She remembers the diaries she began keeping as a seven-year-old girl, the makeshift office she set up in her bedroom, and the first time she was published — at the ripe old age of nine. (The story in question, a Yuletide tale of a little boy who wants to be an elf, won third place in a rural newspaper’s holiday fiction contest, netting Schick, now the head of local communications firm RAS Creative, an impressive $20 cash prize.)
She also recalls her first forays into publishing, as the self-appointed editor of a weekly newspaper launched while working a summer job as a counsellor at Camp Stephens.
“It was called Stephens’ Surroundings, and it was mostly gossip and a bunch of other stuff the campers weren’t allowed to read,” says Schick, who graduated from RRC’s Creative Communications program in 1995. “We had an old Gestetner machine — this was pre-photocopier — so I would hand-write the newspaper on a carbon sheet, then I’d have to crank out all the copies by hand. I’d stay up all night, writing these stories and cranking them out … that’s what gave me the idea that I really enjoyed writing for a purpose.”
Schick was drawn to RRC’s CreComm program while completing her undergraduate degree at the University of Winnipeg, after an instructor suggested she’d be a good fit. She signed up, thinking she was on her way to becoming a journalist, but soon realized she might not have the stomach for a career in hard news.
“I enjoyed the fluffier stories — feature writing and movie reviews — but when it came to chasing fire trucks, I just wasn’t interested,” says Schick. “Instead, I sort of fell into Public Relations, because I thought it was a good alternative — a field where I could still use and develop my writing skills, but in a different way.”
Schick also discovered she had a knack for video production, so after graduation began looking for ways to marry the two interests. Inspired by news coverage of the Winnipeg film industry’s dealings with the Brad Pitt feature Legends of the Fall, Schick began cold-calling local entertainment reps, in the hopes of gaining a foothold.
Her first job was a year-long term with Paquin Entertainment Group, where she facilitated contracts for local booking agents. After that, she began a four-year term with local production house Buffalo Gal Pictures, working her way up from office production assistant (read: office supplies and clean-up) to production and marketing coordinator, taking on more and more communications-related work along the way.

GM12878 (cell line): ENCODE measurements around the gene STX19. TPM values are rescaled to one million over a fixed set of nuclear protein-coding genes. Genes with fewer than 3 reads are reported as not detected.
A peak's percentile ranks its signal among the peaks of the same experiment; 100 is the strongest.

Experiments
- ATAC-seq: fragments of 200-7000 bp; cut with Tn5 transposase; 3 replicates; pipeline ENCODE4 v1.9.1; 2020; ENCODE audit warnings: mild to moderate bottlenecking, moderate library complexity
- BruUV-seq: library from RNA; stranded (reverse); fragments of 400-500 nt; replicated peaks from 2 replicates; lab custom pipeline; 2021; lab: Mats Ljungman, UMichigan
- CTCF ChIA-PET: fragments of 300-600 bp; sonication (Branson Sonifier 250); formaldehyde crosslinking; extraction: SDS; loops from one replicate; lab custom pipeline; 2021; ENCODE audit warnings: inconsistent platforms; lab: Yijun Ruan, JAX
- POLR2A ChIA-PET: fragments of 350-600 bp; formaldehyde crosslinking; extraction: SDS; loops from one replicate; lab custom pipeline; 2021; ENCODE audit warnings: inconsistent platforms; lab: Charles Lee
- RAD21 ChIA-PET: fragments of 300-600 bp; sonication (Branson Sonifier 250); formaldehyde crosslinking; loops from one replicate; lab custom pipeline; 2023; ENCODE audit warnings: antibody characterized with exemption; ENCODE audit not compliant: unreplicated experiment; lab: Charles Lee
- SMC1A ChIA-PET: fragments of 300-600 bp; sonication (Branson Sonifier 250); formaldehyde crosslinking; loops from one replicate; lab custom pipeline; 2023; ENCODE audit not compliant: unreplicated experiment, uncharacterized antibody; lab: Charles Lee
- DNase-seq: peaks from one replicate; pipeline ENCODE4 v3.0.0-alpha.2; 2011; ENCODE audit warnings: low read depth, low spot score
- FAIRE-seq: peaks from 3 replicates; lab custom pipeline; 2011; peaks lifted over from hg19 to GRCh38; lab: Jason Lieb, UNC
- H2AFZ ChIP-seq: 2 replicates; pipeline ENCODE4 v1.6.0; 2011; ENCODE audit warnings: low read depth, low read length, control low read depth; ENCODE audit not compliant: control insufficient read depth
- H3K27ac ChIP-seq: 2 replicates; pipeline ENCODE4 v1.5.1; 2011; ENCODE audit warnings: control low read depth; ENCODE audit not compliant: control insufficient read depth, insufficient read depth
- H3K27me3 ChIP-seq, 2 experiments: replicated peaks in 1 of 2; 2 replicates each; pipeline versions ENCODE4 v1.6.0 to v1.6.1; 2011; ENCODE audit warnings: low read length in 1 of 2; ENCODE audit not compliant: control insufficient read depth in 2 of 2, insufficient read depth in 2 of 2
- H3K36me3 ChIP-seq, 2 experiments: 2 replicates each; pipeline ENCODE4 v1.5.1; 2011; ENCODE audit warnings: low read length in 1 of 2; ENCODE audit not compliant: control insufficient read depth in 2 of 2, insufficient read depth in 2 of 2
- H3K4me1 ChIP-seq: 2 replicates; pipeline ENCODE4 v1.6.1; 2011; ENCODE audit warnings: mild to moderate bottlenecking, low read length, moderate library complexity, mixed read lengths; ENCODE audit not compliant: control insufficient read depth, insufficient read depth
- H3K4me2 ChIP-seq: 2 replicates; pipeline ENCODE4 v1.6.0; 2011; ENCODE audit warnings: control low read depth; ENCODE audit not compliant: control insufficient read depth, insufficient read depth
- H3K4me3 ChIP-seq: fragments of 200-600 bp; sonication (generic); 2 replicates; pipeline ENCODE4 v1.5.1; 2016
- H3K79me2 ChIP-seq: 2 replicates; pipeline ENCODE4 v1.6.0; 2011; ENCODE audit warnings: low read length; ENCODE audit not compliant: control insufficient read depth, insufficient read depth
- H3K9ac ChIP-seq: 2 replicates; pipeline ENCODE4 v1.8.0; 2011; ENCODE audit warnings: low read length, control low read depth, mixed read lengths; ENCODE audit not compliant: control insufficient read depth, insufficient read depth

“I managed all the communications because no one else at the company wanted to,” she explains. “So I did press releases, I coordinated deliverables for the distributors — I basically started doing then what I do now as a job.”
“That’s what CreComm taught me, was to be open to learning new things. I always think of it as having learned a little bit about a lot of things. So when I got out of college, it felt like my education was just beginning — CreComm gave me the skills to pursue those opportunities.”
Having successfully transitioned from production to publicity, Schick left Buffalo Gal for a two-year stint with the Manitoba Motion Picture Industry Association (or MMPIA, now known as Onscreen Manitoba). But she found herself spending most nights working on freelance publicity projects, so in 2004 made the decision to branch out on her own, using the same business name — RAS Creative — she’d registered while still in CreComm.
“I knew going into it that I had a certain niche — that I knew a lot of people in the music and film industries. And I always knew I could fall back on production coordinating, but fortunately, I haven’t had to,” she says.
“I had a good reputation as far as my abilities, so local producers started giving me the opportunity to work on their films as a publicist. I was fortunate, in that I’ve never really had to scramble for work. Basically it’s all been word of mouth since 2004.”
These days, Schick is busy tending to a thriving stable of clients, among them local musicians, TV and film producers, and such events and organizations as the Winnipeg Folk Festival, the Manito Ahbee Festival, the Aboriginal People’s Choice Music Awards, and Canada’s Truth and Reconciliation Commission. (Clearly, her efforts haven’t gone unappreciated: Earlier this month, she picked up a YMCA-YWCA Women of Distinction Award, in the category of Public Awareness.)
When she’s not keeping fit as a member of the Winnipeg Rowing Club (a hobby she picked up after serving as the lone female contestant on Frantic Films’ “living history” challenge Quest for the Bay), she’s taking workshops to improve her screenplay-writing skills.
Schick is currently in the process of setting up a pair of scholarships for CreComm students —both as a means of giving back to the program and remaining connected to the College. (Since graduating, she’s been called back as a mentor on many occasions; she also sits on the program’s Advisory Board, and frequently hires CreComm students to assist with her promotional work.)
“They always say to discover your purpose in life, you should look back on what you loved doing as a child,” she says. “I used to love writing, and I used to love playing office … Now I’m a writer, and I have my own office. I’m doing what I feel like I’m meant to be doing.”
Click here to learn more about RAS Creative.
Click here to learn more about RRC’s Creative Communications program.